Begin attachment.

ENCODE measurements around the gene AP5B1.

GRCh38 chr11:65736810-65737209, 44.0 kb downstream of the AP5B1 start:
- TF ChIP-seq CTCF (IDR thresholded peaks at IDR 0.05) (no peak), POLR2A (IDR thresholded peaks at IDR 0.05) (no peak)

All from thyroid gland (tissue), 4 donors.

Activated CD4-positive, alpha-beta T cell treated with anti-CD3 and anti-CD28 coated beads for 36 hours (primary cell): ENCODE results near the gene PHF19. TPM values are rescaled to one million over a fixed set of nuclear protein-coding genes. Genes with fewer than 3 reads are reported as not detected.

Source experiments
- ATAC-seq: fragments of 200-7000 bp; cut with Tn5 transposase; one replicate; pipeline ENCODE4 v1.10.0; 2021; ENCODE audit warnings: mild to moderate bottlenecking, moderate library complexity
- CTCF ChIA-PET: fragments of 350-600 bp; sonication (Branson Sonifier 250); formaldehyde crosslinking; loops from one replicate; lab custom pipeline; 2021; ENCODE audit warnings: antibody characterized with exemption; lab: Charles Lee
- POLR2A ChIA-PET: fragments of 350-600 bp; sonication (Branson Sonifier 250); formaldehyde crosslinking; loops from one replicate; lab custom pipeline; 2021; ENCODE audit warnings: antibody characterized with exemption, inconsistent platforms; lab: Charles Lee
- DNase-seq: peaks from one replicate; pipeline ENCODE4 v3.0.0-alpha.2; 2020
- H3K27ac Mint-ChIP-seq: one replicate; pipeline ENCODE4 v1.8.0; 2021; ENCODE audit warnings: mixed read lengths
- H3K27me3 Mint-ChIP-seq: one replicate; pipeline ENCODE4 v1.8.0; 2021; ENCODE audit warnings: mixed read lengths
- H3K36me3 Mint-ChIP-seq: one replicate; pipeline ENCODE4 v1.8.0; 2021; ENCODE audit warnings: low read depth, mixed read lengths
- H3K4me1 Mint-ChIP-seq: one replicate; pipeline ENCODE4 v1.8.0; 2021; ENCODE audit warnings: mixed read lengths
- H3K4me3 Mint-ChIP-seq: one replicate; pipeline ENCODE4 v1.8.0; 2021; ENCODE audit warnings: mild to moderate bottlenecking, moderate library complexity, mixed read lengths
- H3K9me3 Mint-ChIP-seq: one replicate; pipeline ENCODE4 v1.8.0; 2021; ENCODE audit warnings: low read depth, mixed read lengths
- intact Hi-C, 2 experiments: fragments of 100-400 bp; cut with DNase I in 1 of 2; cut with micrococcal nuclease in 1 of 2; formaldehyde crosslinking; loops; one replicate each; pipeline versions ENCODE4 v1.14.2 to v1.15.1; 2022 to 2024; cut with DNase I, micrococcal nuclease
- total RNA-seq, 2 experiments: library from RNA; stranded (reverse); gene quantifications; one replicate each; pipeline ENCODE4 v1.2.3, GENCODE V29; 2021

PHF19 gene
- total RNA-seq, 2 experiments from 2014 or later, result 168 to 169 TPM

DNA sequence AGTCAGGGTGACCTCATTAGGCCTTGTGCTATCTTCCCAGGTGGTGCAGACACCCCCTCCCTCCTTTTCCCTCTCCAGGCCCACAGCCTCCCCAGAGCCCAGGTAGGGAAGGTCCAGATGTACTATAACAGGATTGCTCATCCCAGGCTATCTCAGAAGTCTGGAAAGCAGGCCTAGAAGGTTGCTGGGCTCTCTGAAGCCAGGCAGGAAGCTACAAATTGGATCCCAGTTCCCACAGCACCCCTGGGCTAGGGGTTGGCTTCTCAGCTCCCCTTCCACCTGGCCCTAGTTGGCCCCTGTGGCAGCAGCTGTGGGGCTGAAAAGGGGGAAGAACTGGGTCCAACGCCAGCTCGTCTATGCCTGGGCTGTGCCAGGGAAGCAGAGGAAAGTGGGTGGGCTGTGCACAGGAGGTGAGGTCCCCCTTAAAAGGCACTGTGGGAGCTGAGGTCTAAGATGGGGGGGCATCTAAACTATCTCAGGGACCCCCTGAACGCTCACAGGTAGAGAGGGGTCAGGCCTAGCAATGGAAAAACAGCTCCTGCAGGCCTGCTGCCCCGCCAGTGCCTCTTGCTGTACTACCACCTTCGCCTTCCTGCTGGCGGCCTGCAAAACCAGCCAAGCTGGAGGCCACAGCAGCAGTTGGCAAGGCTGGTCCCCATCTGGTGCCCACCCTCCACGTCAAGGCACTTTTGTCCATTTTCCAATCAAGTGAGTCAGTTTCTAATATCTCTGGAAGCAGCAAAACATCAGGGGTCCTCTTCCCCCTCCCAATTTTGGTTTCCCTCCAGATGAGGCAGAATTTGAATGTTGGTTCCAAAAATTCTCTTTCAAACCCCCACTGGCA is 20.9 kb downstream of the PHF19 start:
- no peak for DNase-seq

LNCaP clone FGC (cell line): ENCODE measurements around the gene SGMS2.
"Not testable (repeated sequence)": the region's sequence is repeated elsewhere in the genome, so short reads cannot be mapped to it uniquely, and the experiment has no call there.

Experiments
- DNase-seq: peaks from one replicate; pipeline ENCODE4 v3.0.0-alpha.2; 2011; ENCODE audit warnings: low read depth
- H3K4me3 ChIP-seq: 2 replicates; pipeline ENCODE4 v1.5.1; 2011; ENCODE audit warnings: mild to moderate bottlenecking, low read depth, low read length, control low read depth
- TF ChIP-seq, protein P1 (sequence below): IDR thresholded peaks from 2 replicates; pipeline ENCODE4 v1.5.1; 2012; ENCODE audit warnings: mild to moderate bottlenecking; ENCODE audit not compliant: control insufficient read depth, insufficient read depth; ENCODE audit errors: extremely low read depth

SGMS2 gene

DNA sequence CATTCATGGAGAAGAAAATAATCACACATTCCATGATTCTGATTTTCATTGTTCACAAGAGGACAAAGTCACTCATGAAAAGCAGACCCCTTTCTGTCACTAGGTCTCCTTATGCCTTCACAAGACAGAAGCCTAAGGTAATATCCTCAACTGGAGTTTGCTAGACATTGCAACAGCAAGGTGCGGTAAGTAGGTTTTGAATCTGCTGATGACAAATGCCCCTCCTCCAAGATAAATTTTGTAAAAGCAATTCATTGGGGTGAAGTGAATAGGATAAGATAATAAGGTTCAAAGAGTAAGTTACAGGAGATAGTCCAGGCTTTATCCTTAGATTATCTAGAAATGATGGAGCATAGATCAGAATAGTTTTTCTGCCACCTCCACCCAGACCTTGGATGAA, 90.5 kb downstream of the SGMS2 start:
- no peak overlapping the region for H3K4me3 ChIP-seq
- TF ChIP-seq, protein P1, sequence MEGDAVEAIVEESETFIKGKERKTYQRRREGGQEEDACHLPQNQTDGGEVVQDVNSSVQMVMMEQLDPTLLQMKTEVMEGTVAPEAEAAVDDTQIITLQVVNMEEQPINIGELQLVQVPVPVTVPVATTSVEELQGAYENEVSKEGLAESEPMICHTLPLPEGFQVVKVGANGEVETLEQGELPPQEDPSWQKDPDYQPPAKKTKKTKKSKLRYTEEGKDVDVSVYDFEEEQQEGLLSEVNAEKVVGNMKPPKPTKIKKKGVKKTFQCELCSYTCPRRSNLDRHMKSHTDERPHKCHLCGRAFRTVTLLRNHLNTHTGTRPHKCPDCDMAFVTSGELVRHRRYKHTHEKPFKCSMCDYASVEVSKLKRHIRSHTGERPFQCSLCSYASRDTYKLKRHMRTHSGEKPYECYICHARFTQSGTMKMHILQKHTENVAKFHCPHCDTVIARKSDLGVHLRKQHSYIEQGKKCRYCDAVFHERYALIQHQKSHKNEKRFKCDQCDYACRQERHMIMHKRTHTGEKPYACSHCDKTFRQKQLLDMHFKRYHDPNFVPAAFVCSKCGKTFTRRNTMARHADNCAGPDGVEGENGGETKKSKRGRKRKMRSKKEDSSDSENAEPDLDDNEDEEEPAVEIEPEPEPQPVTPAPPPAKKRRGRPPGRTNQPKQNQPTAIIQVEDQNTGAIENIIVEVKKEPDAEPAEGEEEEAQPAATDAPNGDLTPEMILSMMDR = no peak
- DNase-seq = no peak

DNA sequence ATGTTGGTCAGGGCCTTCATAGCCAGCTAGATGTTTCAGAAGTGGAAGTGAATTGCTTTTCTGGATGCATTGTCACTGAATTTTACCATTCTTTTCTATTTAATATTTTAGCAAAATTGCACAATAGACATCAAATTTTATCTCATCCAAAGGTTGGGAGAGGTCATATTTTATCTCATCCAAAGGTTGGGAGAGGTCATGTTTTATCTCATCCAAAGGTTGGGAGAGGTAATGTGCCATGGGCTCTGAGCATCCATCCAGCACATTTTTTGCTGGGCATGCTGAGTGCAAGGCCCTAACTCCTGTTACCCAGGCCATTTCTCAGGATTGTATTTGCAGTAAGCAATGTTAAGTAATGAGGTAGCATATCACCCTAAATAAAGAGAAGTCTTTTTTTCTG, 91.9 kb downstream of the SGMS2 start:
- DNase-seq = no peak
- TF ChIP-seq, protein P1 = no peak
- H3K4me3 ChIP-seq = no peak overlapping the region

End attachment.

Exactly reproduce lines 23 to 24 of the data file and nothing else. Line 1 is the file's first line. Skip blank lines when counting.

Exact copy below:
LNCaP clone FGC (cell line): ENCODE measurements around the gene SGMS2.
"Not testable (repeated sequence)": the region's sequence is repeated elsewhere in the genome, so short reads cannot be mapped to it uniquely, and the experiment has no call there.